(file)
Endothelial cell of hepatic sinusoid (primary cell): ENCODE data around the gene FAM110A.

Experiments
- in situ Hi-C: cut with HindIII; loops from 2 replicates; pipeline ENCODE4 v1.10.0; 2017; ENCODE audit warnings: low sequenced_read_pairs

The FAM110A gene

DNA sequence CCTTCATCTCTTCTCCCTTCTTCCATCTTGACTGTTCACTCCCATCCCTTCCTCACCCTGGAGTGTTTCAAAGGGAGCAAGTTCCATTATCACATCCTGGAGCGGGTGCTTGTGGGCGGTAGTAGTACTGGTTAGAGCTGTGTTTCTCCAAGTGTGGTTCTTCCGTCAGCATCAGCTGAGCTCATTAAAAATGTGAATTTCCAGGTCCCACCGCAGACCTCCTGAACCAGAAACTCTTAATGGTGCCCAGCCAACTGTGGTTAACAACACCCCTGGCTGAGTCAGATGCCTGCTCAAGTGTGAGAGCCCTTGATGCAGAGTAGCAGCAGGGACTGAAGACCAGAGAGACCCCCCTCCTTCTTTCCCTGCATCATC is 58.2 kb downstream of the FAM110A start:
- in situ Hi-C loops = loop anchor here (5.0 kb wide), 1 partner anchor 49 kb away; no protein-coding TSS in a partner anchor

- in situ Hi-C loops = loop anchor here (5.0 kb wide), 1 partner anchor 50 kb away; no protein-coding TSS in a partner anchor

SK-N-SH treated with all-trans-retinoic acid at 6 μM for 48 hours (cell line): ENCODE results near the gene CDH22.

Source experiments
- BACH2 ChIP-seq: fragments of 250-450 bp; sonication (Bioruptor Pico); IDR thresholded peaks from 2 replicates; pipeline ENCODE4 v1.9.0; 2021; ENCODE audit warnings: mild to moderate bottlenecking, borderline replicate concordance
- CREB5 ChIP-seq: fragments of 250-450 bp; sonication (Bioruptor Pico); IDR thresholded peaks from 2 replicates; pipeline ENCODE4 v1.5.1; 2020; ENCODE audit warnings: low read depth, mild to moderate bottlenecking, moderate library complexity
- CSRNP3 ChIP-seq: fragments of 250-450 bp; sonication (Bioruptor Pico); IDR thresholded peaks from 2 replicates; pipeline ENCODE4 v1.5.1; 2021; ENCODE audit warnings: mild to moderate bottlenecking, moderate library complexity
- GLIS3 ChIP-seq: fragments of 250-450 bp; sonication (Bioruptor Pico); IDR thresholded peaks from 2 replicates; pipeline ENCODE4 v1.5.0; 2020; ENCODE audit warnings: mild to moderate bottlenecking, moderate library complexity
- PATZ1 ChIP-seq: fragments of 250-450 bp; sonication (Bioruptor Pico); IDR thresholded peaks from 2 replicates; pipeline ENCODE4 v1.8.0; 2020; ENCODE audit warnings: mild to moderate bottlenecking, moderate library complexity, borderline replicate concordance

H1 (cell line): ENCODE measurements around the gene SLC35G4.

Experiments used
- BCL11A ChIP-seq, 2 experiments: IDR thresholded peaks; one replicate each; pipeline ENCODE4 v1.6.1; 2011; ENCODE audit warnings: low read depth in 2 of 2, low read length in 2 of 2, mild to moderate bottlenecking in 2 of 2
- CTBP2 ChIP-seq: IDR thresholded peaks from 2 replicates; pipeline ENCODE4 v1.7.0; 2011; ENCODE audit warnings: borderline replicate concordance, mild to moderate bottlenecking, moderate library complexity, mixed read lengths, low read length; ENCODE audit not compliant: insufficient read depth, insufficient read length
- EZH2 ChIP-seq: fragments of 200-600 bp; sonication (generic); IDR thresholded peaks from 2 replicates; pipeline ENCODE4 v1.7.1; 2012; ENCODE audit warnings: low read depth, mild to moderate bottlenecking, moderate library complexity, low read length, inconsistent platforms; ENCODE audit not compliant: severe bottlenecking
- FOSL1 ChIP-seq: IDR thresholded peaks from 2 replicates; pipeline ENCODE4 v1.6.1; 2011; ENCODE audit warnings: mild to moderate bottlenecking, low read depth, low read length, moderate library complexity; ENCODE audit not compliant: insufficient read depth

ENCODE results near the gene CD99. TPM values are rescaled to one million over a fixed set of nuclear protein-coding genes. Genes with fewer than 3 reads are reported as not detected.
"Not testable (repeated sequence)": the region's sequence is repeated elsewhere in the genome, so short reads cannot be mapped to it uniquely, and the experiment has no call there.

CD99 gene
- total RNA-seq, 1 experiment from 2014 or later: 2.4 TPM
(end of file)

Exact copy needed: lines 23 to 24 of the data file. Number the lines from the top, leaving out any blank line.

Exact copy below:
CD99 gene
- total RNA-seq, 1 experiment from 2014 or later: 2.4 TPM